As we get closer and closer to spring and plants begin to come out of their winter slumber, I’d like to talk about fertilizers. There are many different types out there. I’ll talk about some basics of fertilizers. Next week I’ll talk about some of the different types that are out there, so that you can make an informed decision about which kind fits your needs this spring.
First thing to talk about with fertilizer is what’s in it. Usually a fertilizer will have a series of three numbers on it, for example 10-10-10 or 16-4-8. These numbers are percentages. The first number is always nitrogen, the second phosphorus, and the third potassium. These can be abbreviated to N-P-K, which are the symbols for these elements on the periodic table of elements. These three elements are the most important for plant growth. That’s why we make recommendations based on them. If you had a 100 lb bag of 16-4-8, that bag is 16% N, 4% P, and 8% K. Meaning in that 100 lb bag you have 16 lbs of N, 4 lbs of P, and 8 lbs of K. Now, you make be thinking, “I paid for a 100 lb bag! Why am I only getting 28 lbs of nutrients from it?!” The rest of the poundage in that bag is probably going to be some other nutrients that are needed for planted growth, but in much smaller quantities, and other inert materials that keep those nutrients in a form that’s usable by plants; there could be a special coating on the pellets that make them easier to apply as well. But now that you have this knowledge it brings up an important point, that when purchasing a fertilizer it is good to look at how much N-P-K you are getting for your money, because it will vary.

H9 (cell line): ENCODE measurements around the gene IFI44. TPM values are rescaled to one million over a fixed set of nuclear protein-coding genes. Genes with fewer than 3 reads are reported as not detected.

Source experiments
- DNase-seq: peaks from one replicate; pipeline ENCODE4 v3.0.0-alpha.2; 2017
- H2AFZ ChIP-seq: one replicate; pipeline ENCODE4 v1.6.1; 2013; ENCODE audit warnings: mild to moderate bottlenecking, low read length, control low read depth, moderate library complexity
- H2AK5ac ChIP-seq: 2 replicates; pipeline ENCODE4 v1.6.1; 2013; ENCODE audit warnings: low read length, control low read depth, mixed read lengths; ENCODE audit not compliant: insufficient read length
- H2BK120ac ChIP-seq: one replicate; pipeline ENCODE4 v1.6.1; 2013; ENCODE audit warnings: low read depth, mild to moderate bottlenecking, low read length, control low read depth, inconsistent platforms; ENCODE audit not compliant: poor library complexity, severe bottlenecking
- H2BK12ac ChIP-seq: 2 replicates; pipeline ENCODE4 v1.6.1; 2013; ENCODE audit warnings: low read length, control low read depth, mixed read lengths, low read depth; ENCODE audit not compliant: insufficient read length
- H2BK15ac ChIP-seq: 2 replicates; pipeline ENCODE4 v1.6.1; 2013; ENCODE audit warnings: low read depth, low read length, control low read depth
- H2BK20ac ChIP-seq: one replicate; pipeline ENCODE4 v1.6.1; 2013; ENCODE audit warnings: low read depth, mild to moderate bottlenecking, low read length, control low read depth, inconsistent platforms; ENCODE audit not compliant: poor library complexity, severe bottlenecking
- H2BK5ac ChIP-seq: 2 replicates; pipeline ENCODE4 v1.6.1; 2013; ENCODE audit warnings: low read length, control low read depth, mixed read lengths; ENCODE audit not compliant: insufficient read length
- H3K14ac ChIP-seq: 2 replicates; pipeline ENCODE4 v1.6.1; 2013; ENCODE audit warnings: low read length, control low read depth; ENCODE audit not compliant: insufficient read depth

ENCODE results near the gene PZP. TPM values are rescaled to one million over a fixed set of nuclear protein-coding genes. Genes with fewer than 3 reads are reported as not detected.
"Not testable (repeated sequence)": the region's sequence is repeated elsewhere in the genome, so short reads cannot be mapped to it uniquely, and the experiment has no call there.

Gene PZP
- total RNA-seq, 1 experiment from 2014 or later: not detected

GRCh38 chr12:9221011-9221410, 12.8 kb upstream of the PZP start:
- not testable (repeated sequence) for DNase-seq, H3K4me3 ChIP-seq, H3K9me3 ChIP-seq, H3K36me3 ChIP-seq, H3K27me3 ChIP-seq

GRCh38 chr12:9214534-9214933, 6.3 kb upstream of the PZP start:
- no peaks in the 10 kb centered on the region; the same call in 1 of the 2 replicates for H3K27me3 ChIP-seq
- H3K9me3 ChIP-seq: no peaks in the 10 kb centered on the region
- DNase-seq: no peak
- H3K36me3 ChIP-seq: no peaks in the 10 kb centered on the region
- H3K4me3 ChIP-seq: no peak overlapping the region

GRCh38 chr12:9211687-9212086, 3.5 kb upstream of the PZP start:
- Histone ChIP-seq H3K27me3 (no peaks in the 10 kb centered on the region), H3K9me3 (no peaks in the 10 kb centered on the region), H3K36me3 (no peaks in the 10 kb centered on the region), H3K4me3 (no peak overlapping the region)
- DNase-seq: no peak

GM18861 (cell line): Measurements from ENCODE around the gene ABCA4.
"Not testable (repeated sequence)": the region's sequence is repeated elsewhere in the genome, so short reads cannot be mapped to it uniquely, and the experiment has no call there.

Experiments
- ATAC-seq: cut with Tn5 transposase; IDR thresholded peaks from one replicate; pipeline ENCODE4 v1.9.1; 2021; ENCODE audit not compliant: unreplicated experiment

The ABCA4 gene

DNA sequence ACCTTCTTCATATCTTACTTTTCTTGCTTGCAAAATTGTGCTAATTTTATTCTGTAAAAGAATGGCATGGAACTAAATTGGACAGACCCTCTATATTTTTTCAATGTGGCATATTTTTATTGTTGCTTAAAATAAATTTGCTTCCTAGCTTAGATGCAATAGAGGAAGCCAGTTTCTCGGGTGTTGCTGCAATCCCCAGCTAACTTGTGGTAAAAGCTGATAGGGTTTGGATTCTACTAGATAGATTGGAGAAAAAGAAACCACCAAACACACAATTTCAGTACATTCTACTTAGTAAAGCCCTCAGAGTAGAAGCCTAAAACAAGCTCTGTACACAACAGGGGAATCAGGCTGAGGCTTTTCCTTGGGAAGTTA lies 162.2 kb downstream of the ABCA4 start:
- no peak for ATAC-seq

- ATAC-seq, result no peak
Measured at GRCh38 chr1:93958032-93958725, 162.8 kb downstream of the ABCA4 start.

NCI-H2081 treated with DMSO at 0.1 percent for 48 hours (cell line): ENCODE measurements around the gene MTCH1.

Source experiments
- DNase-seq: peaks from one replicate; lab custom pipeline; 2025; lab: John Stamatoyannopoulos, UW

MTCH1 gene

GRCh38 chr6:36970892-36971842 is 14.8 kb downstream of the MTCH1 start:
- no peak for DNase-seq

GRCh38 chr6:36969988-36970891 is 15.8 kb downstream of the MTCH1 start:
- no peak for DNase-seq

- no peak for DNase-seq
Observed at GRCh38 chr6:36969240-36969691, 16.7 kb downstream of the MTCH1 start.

Now let’s talk about when to apply it. It’s best to apply fertilizer when plants are actively growing. Fertilizer that is applied when plants are in a dormant state can be washed away before the plants wake up and need the fertilizer. Nitrogen is very mobile in the soil, meaning that when it rains your nitrogen will likely be leached out of the soil. Phosphorus and potassium will stick around a lot longer in the soil, but can be lost by erosion. Never apply fertilizer to a stressed plant. If the plant is wilted from lack of water applying fertilizer can do more damage to the plant.
Where you apply fertilizer is important. Don’t just dump all of it at the base of the plant, instead spread it around so that the roots growing out from the plant can reach out and receive it. Applying it too heavily in one spot can result in burn or keep the plant from properly taking up water. If you’re fertilizing trees remember that tree roots extend out beyond the canopy of the leaves, so you’re going need to make that application in a wide circumference around the tree. Fertilizer left on the leaves can burn the leaves.
Knowing how much to apply is very important. Under fertilizing can leave plants underdeveloped. Over fertilizing can result in a lot of young tender growth that is susceptible to disease or insect pests. Taking a soil test and bringing it to the Extension office, to send to the lab, will tell you exactly how much fertilizer you need for what you are growing.
If you have questions about fertilizers contact your local Extension Office or email me at [email protected]